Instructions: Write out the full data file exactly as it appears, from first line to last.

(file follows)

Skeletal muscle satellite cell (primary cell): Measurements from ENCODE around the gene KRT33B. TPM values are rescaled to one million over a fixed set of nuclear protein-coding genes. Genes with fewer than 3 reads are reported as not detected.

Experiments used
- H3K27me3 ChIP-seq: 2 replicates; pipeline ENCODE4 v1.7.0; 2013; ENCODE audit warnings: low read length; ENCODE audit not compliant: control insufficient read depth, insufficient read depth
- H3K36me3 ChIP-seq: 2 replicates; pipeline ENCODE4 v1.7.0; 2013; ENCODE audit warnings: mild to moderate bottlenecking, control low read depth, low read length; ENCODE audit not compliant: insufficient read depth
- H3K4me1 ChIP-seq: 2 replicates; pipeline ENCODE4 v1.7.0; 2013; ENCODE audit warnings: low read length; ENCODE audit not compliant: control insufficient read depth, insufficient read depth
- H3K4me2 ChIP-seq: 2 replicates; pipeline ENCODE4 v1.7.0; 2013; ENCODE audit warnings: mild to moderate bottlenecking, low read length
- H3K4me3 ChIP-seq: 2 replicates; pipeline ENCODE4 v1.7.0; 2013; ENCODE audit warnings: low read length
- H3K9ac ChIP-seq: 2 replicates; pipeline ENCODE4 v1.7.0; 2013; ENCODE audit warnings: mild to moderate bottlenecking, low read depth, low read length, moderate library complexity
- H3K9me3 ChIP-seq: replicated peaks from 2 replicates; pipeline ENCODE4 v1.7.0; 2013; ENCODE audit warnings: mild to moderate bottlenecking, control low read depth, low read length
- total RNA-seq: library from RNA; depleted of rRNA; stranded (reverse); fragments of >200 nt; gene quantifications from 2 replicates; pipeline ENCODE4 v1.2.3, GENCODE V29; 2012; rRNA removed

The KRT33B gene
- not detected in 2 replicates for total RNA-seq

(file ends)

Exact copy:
Skeletal muscle satellite cell (primary cell): Measurements from ENCODE around the gene KRT33B. TPM values are rescaled to one million over a fixed set of nuclear protein-coding genes. Genes with fewer than 3 reads are reported as not detected.

Experiments used
- H3K27me3 ChIP-seq: 2 replicates; pipeline ENCODE4 v1.7.0; 2013; ENCODE audit warnings: low read length; ENCODE audit not compliant: control insufficient read depth, insufficient read depth
- H3K36me3 ChIP-seq: 2 replicates; pipeline ENCODE4 v1.7.0; 2013; ENCODE audit warnings: mild to moderate bottlenecking, control low read depth, low read length; ENCODE audit not compliant: insufficient read depth
- H3K4me1 ChIP-seq: 2 replicates; pipeline ENCODE4 v1.7.0; 2013; ENCODE audit warnings: low read length; ENCODE audit not compliant: control insufficient read depth, insufficient read depth
- H3K4me2 ChIP-seq: 2 replicates; pipeline ENCODE4 v1.7.0; 2013; ENCODE audit warnings: mild to moderate bottlenecking, low read length
- H3K4me3 ChIP-seq: 2 replicates; pipeline ENCODE4 v1.7.0; 2013; ENCODE audit warnings: low read length
- H3K9ac ChIP-seq: 2 replicates; pipeline ENCODE4 v1.7.0; 2013; ENCODE audit warnings: mild to moderate bottlenecking, low read depth, low read length, moderate library complexity
- H3K9me3 ChIP-seq: replicated peaks from 2 replicates; pipeline ENCODE4 v1.7.0; 2013; ENCODE audit warnings: mild to moderate bottlenecking, control low read depth, low read length
- total RNA-seq: library from RNA; depleted of rRNA; stranded (reverse); fragments of >200 nt; gene quantifications from 2 replicates; pipeline ENCODE4 v1.2.3, GENCODE V29; 2012; rRNA removed

The KRT33B gene
- not detected in 2 replicates for total RNA-seq